A few weeks ago Connie made a generous donation to my own GoFundMe website, and had written a very touching response to the thank you note I sent to her. A few years ago she had participated in “The Ice Bucket Challenge,” using ice and not water so her power chair would not “short out and blow up” as she put it.

 

 

Connie developed a sore on her leg which became infected, she went to the hospital and had a fatal heart attack the next morning. I found the reactions to Connie’s death mildly disturbing, as people said things such as “Now she is walking” and “she will be perfect.”

Connie was always perfect. It is those of us who judge others by our own standards who are less than perfect. It takes a person like Connie to reveal my own imperfections, as she did so gently, with no malice.

 

 

Unknown Territory

A dimension not only of sight and sound but of mind

A dimension not only of sight and sound but of mind

 

I have been writing in this blog for almost three years, daily at first, slowing to a more random pace, trying to settle on no less than once a week. Three hundred and eighty articles in and I am on target. I’ve covered topics from Quantum Physics through Astrophysics, Cosmology through the End of the World, Religions, Politics, a little Sex, and a good helping of Music. In short, the things I think about. This last year has been increasingly personal, and this article may wander into the most personal dimension, not the thoughts in my mind but the matrix of my mind itself.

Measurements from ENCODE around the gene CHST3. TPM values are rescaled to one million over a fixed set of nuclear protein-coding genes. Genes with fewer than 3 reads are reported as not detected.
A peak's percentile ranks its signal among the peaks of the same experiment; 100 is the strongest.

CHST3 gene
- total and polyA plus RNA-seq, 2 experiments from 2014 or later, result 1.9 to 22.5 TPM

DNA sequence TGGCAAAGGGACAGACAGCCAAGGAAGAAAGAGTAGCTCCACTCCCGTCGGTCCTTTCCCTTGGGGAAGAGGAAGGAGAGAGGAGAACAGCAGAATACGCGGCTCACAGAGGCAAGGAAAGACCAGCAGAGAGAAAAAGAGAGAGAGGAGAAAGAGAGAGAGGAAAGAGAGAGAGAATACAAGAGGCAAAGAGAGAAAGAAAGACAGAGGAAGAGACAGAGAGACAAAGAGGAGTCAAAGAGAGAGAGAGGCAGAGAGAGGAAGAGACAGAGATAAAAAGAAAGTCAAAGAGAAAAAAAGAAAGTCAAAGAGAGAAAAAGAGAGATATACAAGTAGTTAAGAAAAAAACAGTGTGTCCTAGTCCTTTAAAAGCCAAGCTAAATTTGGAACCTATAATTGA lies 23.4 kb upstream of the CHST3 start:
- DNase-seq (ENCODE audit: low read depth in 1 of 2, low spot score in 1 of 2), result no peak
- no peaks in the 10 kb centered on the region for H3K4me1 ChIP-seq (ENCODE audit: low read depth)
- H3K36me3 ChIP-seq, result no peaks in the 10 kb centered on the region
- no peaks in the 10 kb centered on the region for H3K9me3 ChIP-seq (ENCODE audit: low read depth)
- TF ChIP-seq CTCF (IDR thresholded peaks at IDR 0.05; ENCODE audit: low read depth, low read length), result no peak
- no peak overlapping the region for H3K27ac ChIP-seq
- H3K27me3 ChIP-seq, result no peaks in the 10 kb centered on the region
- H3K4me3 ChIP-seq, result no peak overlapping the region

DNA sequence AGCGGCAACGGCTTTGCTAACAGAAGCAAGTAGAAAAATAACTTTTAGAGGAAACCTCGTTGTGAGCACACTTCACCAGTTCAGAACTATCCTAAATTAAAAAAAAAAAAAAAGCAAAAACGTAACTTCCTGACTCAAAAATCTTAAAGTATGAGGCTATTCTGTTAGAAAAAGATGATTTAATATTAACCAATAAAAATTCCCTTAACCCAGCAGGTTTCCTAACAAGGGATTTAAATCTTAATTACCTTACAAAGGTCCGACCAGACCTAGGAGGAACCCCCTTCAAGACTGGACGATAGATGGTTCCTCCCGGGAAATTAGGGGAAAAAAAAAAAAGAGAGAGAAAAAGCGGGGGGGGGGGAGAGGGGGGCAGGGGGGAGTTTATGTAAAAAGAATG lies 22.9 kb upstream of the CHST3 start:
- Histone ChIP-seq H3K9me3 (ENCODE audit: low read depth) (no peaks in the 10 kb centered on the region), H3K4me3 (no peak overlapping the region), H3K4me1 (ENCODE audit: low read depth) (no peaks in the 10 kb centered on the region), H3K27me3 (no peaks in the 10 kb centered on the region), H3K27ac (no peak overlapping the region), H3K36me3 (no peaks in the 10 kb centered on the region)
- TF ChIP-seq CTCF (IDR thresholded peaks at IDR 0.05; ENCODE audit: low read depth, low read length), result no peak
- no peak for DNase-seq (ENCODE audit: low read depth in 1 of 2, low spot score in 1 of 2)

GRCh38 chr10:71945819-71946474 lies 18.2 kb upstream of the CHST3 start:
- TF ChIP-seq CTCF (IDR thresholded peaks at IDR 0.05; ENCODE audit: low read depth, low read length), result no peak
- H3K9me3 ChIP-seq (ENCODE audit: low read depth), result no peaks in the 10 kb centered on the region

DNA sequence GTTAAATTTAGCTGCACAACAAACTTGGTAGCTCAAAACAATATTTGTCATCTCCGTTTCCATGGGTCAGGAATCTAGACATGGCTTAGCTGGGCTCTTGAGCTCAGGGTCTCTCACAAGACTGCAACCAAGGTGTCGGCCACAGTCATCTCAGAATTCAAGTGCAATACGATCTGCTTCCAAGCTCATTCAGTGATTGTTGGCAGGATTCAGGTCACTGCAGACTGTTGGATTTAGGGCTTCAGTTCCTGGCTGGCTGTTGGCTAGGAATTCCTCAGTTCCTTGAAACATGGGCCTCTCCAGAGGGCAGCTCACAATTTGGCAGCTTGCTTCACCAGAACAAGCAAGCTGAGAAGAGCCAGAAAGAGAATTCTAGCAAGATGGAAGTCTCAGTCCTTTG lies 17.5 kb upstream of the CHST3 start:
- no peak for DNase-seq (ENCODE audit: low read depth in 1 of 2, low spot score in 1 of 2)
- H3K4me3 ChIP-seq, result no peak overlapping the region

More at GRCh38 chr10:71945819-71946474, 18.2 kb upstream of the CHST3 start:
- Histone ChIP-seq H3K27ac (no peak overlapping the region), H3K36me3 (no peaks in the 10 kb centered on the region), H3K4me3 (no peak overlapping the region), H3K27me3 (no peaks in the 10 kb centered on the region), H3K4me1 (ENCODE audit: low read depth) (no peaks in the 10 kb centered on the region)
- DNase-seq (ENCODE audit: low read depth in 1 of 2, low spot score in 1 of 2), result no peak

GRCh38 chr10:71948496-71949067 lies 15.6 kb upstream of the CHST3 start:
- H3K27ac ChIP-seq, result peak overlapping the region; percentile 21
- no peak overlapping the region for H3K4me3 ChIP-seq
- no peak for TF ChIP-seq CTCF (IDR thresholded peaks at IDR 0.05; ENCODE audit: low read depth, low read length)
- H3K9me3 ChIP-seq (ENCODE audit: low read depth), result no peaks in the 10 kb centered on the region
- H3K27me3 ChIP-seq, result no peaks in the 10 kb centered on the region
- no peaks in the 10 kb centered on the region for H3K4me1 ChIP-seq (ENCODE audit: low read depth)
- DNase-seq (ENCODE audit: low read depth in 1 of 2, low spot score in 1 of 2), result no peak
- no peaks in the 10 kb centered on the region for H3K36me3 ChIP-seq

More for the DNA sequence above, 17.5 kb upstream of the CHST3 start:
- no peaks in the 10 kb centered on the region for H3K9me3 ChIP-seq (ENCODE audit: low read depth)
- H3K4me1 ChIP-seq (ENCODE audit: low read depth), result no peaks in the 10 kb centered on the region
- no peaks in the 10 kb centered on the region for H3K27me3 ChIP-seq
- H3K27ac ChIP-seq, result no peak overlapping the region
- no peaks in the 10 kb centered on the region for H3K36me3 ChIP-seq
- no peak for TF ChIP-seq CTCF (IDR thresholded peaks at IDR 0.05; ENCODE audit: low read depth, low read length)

I have always had a strong memory, recalling the quantity and quality of the events I have witnessed with speed and precision. I have been told I possess a keen intellect, absorbing and analyzing information, then communicating said information in easily understandable terms to any audience. I tell you these things because I remember them, not because I am aware of their presence now. I am reticent to comment on the world today, as I am not secure my analysis stands on the same foundations I have relied upon in the past.